"user.user_name" /= "neo2020"

        // Assigning value from a lambda expression
        "user.first_name" /= { sourceCtx().read("$.first_name") }

        // Assigning value from another JSON source
        "more_info" /= json(A_SRC_2) {
            "married" /= { sourceCtx().read("$.married") }
        }

        // Assigning an inner JSON with the same source as the parent
        "more_info2" /= json {
            "last_name" /= { sourceCtx().read("$.last_name") }
        }
    }
    println(transformed)
}

Output:

{
  "user" : {
    "user_name" : "neo2020",
    "first_name" : "Gary"
  },
  "more_info" : {
    "married" : false
  },
  "more_info2" : {
    "last_name" : "Young"
  }
}

In the lambda method we pass to the /= operation we have access to:

  • sourceCtx() which represents the ReadContext of the source. We can use this to read JSON Paths just like in the example above;
  • targetCtx() which represents the ReacContext of the target. This is calculated each time we call the method. So, it contains only the changes that were made up until that point. In most cases this shouldn't be called.

In case we are using an inner JSON structure, we also have reference to the parent source and target contexts:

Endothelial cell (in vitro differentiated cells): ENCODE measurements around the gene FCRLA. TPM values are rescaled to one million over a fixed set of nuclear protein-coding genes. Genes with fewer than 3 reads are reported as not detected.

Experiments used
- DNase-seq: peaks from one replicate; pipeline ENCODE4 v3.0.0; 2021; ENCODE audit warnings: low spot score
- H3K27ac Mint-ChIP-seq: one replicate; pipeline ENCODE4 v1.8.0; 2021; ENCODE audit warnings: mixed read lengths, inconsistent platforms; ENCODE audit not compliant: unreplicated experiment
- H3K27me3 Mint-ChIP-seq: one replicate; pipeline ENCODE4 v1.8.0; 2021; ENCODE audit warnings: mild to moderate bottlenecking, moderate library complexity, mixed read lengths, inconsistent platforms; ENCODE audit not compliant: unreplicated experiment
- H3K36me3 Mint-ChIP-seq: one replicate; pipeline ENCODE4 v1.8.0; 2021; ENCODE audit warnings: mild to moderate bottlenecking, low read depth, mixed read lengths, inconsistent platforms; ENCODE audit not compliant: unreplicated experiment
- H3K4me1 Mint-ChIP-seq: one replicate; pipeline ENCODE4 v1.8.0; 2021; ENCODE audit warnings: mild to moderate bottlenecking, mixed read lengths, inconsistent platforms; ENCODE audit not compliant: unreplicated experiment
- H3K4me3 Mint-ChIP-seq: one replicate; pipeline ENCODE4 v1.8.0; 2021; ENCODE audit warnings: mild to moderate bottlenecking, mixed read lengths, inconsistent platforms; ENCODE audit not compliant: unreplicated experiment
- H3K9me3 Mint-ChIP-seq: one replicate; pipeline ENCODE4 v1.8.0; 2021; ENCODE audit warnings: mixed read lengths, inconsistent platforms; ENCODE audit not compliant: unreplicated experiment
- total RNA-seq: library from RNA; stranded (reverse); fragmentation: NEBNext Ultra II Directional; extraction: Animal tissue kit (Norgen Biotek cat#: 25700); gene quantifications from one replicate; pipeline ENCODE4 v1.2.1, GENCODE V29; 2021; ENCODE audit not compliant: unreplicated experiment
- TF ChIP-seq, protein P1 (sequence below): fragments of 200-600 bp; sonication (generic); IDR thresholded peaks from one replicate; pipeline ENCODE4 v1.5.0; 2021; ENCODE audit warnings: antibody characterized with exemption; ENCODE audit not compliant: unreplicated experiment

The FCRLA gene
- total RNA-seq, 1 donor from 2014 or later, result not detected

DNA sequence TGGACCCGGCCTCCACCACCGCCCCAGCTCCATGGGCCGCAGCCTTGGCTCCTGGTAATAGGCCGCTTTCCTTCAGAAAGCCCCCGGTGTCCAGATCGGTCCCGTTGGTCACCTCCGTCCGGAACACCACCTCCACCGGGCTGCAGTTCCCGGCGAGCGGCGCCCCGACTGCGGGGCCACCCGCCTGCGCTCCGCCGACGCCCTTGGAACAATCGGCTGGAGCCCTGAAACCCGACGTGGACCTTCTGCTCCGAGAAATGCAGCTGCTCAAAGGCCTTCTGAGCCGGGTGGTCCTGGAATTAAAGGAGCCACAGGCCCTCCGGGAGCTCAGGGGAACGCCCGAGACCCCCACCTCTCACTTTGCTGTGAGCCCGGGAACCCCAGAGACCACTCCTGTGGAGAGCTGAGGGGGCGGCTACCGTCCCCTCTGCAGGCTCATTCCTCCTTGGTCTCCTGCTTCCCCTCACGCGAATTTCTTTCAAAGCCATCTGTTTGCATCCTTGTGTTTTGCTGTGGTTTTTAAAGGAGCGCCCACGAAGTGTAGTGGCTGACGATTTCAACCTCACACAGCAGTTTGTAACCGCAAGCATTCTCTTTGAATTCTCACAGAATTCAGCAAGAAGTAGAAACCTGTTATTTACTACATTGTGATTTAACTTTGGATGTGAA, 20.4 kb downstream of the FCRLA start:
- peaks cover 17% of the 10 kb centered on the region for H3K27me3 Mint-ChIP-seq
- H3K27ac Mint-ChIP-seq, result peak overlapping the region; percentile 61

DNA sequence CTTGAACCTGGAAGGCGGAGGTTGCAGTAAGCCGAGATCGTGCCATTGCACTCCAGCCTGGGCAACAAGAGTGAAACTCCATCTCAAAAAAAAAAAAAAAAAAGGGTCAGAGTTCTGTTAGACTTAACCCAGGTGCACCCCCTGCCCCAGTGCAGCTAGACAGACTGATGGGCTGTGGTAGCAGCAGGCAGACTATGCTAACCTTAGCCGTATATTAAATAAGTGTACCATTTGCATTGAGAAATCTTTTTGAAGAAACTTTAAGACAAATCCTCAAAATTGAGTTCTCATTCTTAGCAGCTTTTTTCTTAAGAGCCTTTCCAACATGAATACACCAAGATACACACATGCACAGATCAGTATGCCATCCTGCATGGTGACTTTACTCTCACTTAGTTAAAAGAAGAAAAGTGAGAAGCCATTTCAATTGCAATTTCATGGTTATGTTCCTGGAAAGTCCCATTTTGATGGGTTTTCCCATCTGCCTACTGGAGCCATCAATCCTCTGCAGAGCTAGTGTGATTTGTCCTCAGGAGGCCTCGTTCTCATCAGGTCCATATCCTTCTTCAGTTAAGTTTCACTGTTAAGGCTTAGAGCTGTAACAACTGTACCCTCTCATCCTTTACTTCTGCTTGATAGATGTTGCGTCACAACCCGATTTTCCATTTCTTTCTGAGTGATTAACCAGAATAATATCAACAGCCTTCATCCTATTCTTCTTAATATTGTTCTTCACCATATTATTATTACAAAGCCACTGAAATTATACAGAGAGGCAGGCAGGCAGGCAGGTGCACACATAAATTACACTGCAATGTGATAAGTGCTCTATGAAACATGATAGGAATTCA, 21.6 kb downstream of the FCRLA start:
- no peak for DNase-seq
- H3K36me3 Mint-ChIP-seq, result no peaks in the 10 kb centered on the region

• parent.sourceCtx()
  • parent.targetCtx()

parent() returns a nullable value, so it needs to be used adding !! (double bang).

... {
    "something" /= "Something Value"
    "person" /= json {
        "innerSomething" /= { parent()!!.targetCtx().read("$.something") }
    }
}

For more information about ReadContexts please check json-path's documentation.

The Assign operation can also be used in conjunction with left-side array notations ([], [+], [++]):

fun main() {
    val transformed = json("{}") {
        println("Simple array creation:")
        "a" /= 1
        "b" /= 1
        println(this)

        println("Adds a new value in the array:")
        "a[+]" /= 2
        "b[+]" /= true
        println(this)

        println("Merge in an existing array:")
        "b[++]" /= arrayOf("a", "b", "c")
        println(this)
    }
}

Output:

Simple array creation:
{
  "a" : 1,
  "b" : 1
}
Adds a new value in the array
{
  "a" : [ 1, 2 ],
  "b" : [ 1, true ]
}
Merge in an existing array:
{
  "a" : [ 1, 2 ],
  "b" : [ 1, true, "a", "b", "c" ]
}

Shift (*=)